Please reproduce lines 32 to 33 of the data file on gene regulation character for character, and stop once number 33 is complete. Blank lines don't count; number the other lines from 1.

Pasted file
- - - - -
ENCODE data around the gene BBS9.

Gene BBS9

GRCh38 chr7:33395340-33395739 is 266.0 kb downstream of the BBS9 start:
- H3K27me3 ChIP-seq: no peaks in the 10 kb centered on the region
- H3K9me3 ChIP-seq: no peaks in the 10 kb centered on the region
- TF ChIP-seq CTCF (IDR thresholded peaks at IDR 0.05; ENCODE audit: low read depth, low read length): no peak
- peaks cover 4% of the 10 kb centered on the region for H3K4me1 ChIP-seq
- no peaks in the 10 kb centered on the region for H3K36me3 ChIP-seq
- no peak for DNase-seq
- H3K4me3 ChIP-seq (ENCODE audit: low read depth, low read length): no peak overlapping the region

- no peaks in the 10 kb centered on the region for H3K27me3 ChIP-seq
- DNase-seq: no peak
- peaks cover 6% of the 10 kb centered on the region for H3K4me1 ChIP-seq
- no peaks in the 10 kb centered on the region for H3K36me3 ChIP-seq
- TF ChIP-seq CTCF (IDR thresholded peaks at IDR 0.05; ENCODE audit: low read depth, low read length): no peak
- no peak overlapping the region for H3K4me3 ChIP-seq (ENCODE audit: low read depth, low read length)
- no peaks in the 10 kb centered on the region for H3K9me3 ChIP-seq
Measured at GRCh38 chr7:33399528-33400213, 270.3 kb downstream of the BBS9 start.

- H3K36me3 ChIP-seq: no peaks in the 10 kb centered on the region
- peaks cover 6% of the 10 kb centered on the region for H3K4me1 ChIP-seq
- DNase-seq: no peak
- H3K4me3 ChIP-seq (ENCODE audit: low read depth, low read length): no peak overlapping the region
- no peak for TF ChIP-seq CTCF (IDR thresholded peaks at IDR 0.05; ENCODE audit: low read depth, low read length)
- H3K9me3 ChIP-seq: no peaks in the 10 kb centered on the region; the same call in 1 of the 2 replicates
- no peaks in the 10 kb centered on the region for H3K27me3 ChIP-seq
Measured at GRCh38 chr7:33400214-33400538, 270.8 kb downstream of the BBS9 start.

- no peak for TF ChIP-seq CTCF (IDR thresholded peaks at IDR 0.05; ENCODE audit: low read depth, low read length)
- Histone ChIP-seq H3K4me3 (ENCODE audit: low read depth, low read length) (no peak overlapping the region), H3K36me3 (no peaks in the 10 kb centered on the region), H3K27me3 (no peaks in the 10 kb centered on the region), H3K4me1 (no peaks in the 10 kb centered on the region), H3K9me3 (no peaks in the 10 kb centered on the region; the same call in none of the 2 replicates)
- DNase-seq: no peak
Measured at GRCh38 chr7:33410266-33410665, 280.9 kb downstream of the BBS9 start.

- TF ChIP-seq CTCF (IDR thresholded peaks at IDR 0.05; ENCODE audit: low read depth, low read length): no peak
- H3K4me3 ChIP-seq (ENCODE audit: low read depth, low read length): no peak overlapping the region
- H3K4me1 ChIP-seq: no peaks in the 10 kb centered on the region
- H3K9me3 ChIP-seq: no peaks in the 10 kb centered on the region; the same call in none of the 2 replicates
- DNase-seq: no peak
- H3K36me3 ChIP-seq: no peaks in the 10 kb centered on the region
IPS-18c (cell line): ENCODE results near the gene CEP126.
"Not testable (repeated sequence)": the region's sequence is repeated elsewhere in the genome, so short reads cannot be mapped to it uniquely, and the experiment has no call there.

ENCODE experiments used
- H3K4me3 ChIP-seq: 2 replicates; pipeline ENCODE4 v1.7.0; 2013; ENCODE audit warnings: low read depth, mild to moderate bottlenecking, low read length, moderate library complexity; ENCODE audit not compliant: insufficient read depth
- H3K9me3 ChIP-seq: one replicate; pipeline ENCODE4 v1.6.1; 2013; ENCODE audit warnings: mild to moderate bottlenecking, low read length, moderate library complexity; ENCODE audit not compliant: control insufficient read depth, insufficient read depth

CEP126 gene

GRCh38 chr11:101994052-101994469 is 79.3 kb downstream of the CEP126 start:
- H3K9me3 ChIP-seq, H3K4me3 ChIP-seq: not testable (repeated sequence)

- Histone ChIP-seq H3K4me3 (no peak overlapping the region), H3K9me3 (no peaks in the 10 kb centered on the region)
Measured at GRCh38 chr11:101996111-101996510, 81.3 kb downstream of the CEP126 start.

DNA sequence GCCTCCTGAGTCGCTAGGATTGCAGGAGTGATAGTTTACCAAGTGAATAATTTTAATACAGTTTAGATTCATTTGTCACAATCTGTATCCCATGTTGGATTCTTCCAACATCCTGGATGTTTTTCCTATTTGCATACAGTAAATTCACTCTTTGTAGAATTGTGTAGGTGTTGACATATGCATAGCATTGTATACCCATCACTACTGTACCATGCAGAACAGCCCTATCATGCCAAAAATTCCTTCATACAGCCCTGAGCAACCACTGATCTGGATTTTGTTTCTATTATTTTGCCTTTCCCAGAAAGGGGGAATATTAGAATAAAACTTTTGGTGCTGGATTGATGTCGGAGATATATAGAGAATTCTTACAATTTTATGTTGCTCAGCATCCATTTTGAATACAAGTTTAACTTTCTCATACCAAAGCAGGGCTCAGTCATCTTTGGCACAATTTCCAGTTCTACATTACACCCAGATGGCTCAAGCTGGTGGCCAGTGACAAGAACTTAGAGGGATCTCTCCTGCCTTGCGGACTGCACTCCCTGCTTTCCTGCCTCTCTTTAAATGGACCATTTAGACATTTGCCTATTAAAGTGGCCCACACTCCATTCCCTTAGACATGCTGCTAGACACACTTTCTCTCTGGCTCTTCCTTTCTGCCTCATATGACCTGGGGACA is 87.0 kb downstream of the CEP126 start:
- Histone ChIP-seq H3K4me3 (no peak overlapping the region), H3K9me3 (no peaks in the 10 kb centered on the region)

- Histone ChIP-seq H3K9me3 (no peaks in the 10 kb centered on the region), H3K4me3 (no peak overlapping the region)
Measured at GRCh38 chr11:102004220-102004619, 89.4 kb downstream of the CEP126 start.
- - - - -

- H3K4me3 ChIP-seq (ENCODE audit: low read depth, low read length): no peak overlapping the region
- H3K4me1 ChIP-seq: no peaks in the 10 kb centered on the region